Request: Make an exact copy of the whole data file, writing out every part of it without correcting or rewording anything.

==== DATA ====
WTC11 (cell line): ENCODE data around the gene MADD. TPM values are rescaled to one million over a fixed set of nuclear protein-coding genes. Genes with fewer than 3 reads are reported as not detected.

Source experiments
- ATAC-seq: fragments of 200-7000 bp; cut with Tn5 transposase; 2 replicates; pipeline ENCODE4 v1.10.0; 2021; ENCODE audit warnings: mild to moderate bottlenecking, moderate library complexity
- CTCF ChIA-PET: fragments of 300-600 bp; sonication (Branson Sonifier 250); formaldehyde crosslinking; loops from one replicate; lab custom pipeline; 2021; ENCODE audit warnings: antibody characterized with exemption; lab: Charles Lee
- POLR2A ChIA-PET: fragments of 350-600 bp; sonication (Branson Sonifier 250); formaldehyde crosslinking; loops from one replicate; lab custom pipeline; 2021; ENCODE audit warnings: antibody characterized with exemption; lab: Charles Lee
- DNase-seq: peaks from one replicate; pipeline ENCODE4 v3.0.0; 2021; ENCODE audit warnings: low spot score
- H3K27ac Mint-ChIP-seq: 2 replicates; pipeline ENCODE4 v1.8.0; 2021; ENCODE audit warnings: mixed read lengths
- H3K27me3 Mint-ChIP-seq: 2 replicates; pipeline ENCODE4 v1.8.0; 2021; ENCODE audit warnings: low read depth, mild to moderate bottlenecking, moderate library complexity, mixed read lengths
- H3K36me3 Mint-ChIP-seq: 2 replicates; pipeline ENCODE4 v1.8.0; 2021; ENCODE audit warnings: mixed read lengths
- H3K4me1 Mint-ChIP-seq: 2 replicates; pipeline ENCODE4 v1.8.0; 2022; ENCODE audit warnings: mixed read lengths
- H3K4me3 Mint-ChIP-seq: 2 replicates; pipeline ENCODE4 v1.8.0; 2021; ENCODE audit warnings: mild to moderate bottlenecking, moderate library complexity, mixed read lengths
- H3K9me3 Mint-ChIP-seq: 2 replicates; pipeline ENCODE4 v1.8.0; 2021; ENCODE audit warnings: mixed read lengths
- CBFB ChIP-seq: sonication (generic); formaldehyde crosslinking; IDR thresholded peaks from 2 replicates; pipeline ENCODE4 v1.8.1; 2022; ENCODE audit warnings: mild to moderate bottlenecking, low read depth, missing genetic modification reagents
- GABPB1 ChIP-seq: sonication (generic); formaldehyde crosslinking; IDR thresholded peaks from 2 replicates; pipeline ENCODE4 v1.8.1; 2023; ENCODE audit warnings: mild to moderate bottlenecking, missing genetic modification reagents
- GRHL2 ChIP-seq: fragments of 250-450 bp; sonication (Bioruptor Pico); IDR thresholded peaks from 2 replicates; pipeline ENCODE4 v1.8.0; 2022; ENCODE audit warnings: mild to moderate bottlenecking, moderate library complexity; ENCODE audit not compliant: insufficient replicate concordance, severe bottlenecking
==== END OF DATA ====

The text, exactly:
WTC11 (cell line): ENCODE data around the gene MADD. TPM values are rescaled to one million over a fixed set of nuclear protein-coding genes. Genes with fewer than 3 reads are reported as not detected.

Source experiments
- ATAC-seq: fragments of 200-7000 bp; cut with Tn5 transposase; 2 replicates; pipeline ENCODE4 v1.10.0; 2021; ENCODE audit warnings: mild to moderate bottlenecking, moderate library complexity
- CTCF ChIA-PET: fragments of 300-600 bp; sonication (Branson Sonifier 250); formaldehyde crosslinking; loops from one replicate; lab custom pipeline; 2021; ENCODE audit warnings: antibody characterized with exemption; lab: Charles Lee
- POLR2A ChIA-PET: fragments of 350-600 bp; sonication (Branson Sonifier 250); formaldehyde crosslinking; loops from one replicate; lab custom pipeline; 2021; ENCODE audit warnings: antibody characterized with exemption; lab: Charles Lee
- DNase-seq: peaks from one replicate; pipeline ENCODE4 v3.0.0; 2021; ENCODE audit warnings: low spot score
- H3K27ac Mint-ChIP-seq: 2 replicates; pipeline ENCODE4 v1.8.0; 2021; ENCODE audit warnings: mixed read lengths
- H3K27me3 Mint-ChIP-seq: 2 replicates; pipeline ENCODE4 v1.8.0; 2021; ENCODE audit warnings: low read depth, mild to moderate bottlenecking, moderate library complexity, mixed read lengths
- H3K36me3 Mint-ChIP-seq: 2 replicates; pipeline ENCODE4 v1.8.0; 2021; ENCODE audit warnings: mixed read lengths
- H3K4me1 Mint-ChIP-seq: 2 replicates; pipeline ENCODE4 v1.8.0; 2022; ENCODE audit warnings: mixed read lengths
- H3K4me3 Mint-ChIP-seq: 2 replicates; pipeline ENCODE4 v1.8.0; 2021; ENCODE audit warnings: mild to moderate bottlenecking, moderate library complexity, mixed read lengths
- H3K9me3 Mint-ChIP-seq: 2 replicates; pipeline ENCODE4 v1.8.0; 2021; ENCODE audit warnings: mixed read lengths
- CBFB ChIP-seq: sonication (generic); formaldehyde crosslinking; IDR thresholded peaks from 2 replicates; pipeline ENCODE4 v1.8.1; 2022; ENCODE audit warnings: mild to moderate bottlenecking, low read depth, missing genetic modification reagents
- GABPB1 ChIP-seq: sonication (generic); formaldehyde crosslinking; IDR thresholded peaks from 2 replicates; pipeline ENCODE4 v1.8.1; 2023; ENCODE audit warnings: mild to moderate bottlenecking, missing genetic modification reagents
- GRHL2 ChIP-seq: fragments of 250-450 bp; sonication (Bioruptor Pico); IDR thresholded peaks from 2 replicates; pipeline ENCODE4 v1.8.0; 2022; ENCODE audit warnings: mild to moderate bottlenecking, moderate library complexity; ENCODE audit not compliant: insufficient replicate concordance, severe bottlenecking